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Written testimony of ICE Homeland Security Investigations Acting Assistant Director for Investigative Programs Alan Scott Brown for a Senate Special Committee on Aging hearing regarding scams targeting the elderly

Release Date: 
February 10, 2016

562 Dirksen Senate Office Building

Chairman Collins, Ranking Member McCaskill, and distinguished members of the Committee:

On behalf of Department of Homeland Security (DHS) Secretary Jeh Johnson and U.S. Immigration and Customs Enforcement (ICE) Director Sarah Saldaña, thank you for the opportunity to appear before you today to discuss ICE’s robust and ongoing efforts to combat cross-border financial crimes and particularly, consumer fraud scams that target the elderly. My testimony today will focus on specific cases that address these scams and will also help the Committee to raise awareness of these crimes, which affect so many.

ICE Homeland Security Investigations (HSI) has the most expansive investigative authority and the largest force of criminal investigators in DHS. HSI has 6,200 special agents assigned to more than 200 cities throughout the United States and 62 offices in 46 countries worldwide. Working with federal and international partners, HSI disrupts and dismantles transnational criminal networks by targeting the illicit pathways and organizations that engage in cross-border crime.

Homeland Security Investigations

HSI is the investigative arm of ICE; it conducts criminal investigations to protect the United States against terrorism and other criminal activity that threatens public safety, national security and brings to justice those seeking to exploit our customs and immigration laws worldwide. Notably, in fiscal year (FY) 2015, HSI made a record 30,833 criminal arrests, identified and/or rescued over 1,000 sexually exploited children, seized nearly 1.3 million pounds of drugs, screened more than 2 million visa applications, seized $442 million in illicit currency and assets, and saw over 2,000 human smuggling convictions returned as a result of HSI investigations.

HSI focuses its broad investigative authority on three operational priorities: (1) border security, (2) public safety, and (3) counterterrorism/homeland security. HSI investigates customs and immigration crimes, including transnational criminal organizations (TCOs) engaged in illicit activity related to human rights violations; drugs, weapons and contraband smuggling; financial crimes; cybercrimes; child exploitation; human smuggling and human trafficking, intellectual property theft and trade fraud, transnational gangs, and immigration document and benefit fraud.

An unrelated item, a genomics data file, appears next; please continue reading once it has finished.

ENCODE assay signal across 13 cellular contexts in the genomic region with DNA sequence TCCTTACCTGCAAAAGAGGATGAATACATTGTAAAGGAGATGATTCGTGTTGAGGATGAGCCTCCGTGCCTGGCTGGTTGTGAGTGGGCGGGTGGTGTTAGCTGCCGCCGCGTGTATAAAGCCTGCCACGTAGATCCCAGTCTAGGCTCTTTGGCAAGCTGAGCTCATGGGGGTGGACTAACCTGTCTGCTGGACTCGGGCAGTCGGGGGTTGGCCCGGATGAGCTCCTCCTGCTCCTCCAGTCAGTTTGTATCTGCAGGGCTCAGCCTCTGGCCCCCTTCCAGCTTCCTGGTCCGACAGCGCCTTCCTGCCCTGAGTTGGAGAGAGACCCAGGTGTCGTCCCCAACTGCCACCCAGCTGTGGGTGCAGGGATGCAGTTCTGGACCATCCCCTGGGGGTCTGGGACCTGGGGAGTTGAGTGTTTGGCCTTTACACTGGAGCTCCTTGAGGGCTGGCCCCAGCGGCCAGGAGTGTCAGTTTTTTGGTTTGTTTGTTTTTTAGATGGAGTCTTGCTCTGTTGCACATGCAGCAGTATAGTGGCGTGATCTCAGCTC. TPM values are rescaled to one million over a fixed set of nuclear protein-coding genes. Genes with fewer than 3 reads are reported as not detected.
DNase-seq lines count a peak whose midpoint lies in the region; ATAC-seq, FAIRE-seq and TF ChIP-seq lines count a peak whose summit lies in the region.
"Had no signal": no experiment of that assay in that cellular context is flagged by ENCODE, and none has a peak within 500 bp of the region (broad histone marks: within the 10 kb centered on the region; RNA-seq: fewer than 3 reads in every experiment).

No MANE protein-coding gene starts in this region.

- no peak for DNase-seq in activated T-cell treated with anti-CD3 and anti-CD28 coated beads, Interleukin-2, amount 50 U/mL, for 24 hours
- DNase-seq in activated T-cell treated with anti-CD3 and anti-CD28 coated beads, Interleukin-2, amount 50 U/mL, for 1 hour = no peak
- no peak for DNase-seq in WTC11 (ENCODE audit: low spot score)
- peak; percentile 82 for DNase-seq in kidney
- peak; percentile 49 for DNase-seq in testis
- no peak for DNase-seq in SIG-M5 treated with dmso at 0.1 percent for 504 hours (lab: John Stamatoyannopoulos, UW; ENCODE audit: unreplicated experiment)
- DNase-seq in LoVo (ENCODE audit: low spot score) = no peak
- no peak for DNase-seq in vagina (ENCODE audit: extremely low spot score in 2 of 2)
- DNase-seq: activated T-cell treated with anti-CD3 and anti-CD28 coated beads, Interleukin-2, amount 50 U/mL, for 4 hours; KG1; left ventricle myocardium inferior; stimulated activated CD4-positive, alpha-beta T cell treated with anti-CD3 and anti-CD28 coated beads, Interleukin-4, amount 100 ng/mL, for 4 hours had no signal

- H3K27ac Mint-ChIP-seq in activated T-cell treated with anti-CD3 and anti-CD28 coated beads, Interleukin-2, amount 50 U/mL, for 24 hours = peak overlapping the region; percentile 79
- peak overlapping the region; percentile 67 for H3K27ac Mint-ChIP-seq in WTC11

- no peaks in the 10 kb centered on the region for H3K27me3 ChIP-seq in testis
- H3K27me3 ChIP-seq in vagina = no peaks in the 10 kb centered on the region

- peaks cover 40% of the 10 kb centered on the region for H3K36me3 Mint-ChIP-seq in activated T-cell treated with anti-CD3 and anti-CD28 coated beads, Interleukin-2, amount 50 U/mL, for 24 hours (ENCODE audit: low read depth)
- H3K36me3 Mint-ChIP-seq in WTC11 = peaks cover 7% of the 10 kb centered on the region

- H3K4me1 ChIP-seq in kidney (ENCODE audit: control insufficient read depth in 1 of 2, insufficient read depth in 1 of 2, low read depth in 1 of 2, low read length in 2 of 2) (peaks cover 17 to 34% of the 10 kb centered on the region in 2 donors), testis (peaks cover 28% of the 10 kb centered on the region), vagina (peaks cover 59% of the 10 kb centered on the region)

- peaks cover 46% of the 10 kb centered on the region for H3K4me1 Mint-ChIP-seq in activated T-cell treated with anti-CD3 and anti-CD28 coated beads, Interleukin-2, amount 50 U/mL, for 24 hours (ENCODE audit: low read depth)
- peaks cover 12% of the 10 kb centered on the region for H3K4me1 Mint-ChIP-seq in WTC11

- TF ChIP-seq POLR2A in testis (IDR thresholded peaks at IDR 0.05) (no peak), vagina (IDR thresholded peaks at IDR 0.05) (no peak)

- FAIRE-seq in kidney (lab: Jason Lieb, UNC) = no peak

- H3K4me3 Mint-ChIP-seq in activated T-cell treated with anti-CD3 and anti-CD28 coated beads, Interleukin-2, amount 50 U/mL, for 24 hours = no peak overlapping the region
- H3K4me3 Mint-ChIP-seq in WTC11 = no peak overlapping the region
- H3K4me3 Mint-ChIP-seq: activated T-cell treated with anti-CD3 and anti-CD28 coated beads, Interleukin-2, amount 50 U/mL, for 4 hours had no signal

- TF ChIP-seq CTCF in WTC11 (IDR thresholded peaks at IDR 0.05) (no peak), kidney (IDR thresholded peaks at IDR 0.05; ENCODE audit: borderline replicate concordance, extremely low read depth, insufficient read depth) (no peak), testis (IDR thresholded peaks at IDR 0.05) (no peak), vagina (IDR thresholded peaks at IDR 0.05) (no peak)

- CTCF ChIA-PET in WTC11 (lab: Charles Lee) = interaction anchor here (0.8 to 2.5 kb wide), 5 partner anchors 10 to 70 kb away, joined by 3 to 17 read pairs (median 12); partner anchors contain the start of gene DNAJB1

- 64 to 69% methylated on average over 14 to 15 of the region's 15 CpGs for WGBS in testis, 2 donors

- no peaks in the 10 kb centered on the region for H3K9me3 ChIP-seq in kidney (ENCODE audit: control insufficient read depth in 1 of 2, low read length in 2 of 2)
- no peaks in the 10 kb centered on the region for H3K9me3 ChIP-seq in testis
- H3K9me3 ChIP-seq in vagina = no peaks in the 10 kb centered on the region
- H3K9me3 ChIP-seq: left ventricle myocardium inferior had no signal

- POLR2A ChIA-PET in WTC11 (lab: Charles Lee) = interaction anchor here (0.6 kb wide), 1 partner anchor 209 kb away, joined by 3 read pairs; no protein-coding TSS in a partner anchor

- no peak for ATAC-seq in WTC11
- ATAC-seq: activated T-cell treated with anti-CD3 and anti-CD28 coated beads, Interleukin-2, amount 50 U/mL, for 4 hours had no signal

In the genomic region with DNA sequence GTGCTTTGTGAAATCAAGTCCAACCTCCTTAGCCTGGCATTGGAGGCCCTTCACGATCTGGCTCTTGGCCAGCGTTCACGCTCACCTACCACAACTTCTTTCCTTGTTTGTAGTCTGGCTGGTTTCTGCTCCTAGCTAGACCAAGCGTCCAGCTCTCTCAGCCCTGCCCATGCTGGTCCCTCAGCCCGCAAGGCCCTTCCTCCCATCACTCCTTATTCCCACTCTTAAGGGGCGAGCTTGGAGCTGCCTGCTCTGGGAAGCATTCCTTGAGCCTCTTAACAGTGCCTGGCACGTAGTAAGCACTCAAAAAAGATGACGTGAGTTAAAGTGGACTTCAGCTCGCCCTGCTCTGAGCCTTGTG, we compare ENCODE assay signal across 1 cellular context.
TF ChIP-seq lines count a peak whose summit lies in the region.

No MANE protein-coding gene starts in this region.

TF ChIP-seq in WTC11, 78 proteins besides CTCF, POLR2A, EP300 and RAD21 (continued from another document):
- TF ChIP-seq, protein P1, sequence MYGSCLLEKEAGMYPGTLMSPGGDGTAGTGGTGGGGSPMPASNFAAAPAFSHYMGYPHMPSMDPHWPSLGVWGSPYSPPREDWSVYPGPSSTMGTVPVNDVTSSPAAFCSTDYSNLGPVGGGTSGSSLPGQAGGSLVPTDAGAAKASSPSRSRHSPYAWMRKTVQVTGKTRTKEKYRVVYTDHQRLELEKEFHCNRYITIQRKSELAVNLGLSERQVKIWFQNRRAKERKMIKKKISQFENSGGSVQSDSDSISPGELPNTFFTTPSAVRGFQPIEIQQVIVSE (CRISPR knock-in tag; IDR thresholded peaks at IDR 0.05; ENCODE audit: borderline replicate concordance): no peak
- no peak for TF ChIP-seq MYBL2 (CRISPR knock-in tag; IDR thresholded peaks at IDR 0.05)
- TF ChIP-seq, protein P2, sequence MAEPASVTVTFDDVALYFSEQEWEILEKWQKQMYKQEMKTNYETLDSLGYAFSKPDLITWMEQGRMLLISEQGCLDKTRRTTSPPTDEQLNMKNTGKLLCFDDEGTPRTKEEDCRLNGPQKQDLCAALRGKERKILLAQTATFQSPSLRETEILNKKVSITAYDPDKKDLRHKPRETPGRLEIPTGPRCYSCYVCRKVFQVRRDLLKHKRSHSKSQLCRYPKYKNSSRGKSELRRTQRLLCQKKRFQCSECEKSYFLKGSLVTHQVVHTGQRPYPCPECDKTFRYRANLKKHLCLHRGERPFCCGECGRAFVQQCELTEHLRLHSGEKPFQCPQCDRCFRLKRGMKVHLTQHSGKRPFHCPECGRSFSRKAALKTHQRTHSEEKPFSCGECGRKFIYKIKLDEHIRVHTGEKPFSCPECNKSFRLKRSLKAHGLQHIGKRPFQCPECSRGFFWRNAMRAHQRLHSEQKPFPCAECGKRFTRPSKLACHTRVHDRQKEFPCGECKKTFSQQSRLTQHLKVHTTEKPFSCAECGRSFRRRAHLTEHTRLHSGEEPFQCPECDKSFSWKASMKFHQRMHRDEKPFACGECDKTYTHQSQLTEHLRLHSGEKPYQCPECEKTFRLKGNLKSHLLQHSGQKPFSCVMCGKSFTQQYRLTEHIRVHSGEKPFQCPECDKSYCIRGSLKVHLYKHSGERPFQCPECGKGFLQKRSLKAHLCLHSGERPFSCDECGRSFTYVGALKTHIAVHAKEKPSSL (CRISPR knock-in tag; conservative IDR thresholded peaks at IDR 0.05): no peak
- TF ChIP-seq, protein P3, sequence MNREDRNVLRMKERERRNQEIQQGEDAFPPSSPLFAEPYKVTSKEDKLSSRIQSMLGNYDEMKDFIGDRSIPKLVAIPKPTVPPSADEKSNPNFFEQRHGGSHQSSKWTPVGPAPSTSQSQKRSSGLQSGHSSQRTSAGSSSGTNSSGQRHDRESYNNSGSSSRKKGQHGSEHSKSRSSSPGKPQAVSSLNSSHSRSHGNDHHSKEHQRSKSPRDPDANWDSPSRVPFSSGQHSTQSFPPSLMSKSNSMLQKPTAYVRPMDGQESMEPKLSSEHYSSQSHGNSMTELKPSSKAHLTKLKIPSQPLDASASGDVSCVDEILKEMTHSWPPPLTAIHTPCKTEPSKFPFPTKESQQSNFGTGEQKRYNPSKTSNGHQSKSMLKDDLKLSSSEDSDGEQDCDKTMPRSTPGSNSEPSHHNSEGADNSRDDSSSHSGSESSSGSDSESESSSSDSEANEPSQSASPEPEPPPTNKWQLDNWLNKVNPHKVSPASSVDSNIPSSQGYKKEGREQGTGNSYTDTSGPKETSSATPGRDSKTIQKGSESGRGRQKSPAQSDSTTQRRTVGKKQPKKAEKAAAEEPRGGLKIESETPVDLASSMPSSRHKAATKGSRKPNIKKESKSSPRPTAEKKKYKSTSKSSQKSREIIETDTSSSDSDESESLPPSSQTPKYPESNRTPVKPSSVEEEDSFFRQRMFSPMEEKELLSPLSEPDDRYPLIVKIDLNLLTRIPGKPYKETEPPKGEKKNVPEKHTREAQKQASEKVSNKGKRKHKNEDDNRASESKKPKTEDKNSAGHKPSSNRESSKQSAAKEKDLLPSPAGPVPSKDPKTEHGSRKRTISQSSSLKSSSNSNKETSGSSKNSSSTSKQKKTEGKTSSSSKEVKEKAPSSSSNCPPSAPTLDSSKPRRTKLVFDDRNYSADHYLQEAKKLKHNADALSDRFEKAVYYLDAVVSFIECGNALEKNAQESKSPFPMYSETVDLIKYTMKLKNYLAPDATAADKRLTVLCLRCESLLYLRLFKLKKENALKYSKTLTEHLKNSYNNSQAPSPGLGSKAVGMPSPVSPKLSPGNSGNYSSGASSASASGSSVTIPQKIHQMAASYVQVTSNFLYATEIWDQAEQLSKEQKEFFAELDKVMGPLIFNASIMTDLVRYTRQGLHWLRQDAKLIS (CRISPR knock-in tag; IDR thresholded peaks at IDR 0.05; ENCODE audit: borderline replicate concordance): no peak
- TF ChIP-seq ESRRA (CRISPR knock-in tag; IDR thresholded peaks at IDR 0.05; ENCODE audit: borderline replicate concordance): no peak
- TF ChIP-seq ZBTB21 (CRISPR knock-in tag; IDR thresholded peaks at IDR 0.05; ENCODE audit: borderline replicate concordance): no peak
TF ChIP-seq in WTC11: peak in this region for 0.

Background

Fraud Schemes

HSI investigates numerous international and cross-border fraud schemes, such as phony investment pitches and business opportunities. Such scams are growing increasingly sophisticated and international in scope and are able to victimize U.S. citizens throughout the country. According to the U.S. Federal Trade Commission (FTC), consumers lose hundreds of millions of dollars annually to cross-border financial crimes such as telemarketing fraud. Sadly, in many cases the loss represents the victim’s entire life savings.

Perpetrators victimize consumers of all ages, backgrounds, and income levels, but the elderly are disproportionately targeted. Perpetrators take advantage of the fact that elderly Americans may have cash reserves or other assets to spend on these deceptive offers. A survey conducted in 2013 by the American Association of Retired Persons found that 90 percent of respondents reported awareness of consumer fraud, yet two-thirds said it was hard to spot fraud while it is happening. The survey also shows that elderly victims find it difficult to terminate telephone conversations, even when they convey that they are not interested in continuing a conversation. Also, the elderly may be reluctant to report the incident for fear of losing financial independence should their families discover the fraud. Scammers may try to use a variety of schemes, especially when they find a potentially vulnerable victim, such as one who may suffer from a cognitive impairment.